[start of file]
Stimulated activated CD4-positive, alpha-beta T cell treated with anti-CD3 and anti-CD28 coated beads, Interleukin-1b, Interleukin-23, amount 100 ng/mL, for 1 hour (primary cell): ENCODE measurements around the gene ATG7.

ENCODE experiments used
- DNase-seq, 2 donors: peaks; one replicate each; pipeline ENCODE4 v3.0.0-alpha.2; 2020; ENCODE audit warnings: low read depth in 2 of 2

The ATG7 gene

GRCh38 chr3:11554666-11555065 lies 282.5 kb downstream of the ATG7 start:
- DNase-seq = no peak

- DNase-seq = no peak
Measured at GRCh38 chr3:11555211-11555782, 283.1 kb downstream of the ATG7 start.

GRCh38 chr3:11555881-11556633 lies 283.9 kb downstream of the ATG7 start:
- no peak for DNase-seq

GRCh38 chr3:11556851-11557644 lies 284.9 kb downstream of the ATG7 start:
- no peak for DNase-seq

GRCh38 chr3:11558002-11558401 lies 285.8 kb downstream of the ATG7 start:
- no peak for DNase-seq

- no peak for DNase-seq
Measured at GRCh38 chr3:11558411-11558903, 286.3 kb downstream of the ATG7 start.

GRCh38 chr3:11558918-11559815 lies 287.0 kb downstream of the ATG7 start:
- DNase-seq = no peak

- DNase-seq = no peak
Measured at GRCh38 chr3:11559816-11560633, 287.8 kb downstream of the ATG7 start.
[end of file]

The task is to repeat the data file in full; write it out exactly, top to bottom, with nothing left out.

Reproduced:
Stimulated activated CD4-positive, alpha-beta T cell treated with anti-CD3 and anti-CD28 coated beads, Interleukin-1b, Interleukin-23, amount 100 ng/mL, for 1 hour (primary cell): ENCODE measurements around the gene ATG7.

ENCODE experiments used
- DNase-seq, 2 donors: peaks; one replicate each; pipeline ENCODE4 v3.0.0-alpha.2; 2020; ENCODE audit warnings: low read depth in 2 of 2

The ATG7 gene

GRCh38 chr3:11554666-11555065 lies 282.5 kb downstream of the ATG7 start:
- DNase-seq = no peak

- DNase-seq = no peak
Measured at GRCh38 chr3:11555211-11555782, 283.1 kb downstream of the ATG7 start.

GRCh38 chr3:11555881-11556633 lies 283.9 kb downstream of the ATG7 start:
- no peak for DNase-seq

GRCh38 chr3:11556851-11557644 lies 284.9 kb downstream of the ATG7 start:
- no peak for DNase-seq

GRCh38 chr3:11558002-11558401 lies 285.8 kb downstream of the ATG7 start:
- no peak for DNase-seq

- no peak for DNase-seq
Measured at GRCh38 chr3:11558411-11558903, 286.3 kb downstream of the ATG7 start.

GRCh38 chr3:11558918-11559815 lies 287.0 kb downstream of the ATG7 start:
- DNase-seq = no peak

- DNase-seq = no peak
Measured at GRCh38 chr3:11559816-11560633, 287.8 kb downstream of the ATG7 start.